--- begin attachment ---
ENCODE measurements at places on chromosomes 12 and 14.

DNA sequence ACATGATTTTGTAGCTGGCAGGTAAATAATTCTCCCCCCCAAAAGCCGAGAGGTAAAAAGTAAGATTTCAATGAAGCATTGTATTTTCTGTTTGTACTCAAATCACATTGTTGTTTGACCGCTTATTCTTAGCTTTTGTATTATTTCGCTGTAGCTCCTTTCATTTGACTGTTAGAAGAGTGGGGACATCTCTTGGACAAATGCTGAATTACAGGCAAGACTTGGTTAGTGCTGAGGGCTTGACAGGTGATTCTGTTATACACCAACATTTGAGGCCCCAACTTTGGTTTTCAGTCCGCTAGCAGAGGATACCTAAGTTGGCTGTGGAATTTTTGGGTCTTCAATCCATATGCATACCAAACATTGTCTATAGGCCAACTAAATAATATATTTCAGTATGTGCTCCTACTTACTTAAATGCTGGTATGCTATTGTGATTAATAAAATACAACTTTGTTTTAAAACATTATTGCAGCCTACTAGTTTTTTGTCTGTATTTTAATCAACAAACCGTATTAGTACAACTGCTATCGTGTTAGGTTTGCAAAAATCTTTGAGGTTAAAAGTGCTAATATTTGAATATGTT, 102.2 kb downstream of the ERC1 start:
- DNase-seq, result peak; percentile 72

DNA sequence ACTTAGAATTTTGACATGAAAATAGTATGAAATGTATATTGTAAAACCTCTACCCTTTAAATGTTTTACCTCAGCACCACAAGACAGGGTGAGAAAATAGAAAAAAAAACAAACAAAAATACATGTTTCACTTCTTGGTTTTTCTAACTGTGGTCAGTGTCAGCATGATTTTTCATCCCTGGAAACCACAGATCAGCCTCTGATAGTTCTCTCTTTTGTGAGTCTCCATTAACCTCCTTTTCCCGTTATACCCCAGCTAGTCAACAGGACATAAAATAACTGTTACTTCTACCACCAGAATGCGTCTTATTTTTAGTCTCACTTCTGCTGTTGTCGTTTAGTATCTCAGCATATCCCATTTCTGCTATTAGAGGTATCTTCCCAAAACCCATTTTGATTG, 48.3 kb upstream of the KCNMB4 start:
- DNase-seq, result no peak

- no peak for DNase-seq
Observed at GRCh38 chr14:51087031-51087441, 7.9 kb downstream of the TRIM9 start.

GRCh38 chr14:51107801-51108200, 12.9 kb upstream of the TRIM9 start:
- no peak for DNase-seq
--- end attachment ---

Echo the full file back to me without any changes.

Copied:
ENCODE measurements at places on chromosomes 12 and 14.

DNA sequence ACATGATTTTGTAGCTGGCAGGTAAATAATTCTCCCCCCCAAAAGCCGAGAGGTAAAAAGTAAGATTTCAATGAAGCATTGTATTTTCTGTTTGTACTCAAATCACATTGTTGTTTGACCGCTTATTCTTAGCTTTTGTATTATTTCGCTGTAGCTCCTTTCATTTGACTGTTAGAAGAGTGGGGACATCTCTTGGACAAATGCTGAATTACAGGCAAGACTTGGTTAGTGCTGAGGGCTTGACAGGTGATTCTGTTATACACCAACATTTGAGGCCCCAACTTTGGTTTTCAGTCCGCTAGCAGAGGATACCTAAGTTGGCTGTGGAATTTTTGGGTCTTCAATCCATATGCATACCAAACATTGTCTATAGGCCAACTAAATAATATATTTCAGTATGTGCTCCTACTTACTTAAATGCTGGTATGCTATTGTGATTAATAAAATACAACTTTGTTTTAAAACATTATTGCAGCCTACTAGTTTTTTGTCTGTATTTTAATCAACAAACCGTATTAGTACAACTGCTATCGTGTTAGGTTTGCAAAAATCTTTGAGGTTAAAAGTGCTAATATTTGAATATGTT, 102.2 kb downstream of the ERC1 start:
- DNase-seq, result peak; percentile 72

DNA sequence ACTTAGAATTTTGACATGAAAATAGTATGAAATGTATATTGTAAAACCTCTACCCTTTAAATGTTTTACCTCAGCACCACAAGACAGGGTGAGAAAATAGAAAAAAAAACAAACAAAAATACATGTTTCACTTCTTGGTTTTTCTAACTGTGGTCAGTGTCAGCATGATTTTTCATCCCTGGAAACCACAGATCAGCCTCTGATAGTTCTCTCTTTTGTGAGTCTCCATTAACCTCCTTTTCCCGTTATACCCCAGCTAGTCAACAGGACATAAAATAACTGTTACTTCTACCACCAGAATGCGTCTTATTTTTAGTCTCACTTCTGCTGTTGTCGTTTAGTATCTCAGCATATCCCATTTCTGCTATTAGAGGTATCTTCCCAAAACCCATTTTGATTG, 48.3 kb upstream of the KCNMB4 start:
- DNase-seq, result no peak

- no peak for DNase-seq
Observed at GRCh38 chr14:51087031-51087441, 7.9 kb downstream of the TRIM9 start.

GRCh38 chr14:51107801-51108200, 12.9 kb upstream of the TRIM9 start:
- no peak for DNase-seq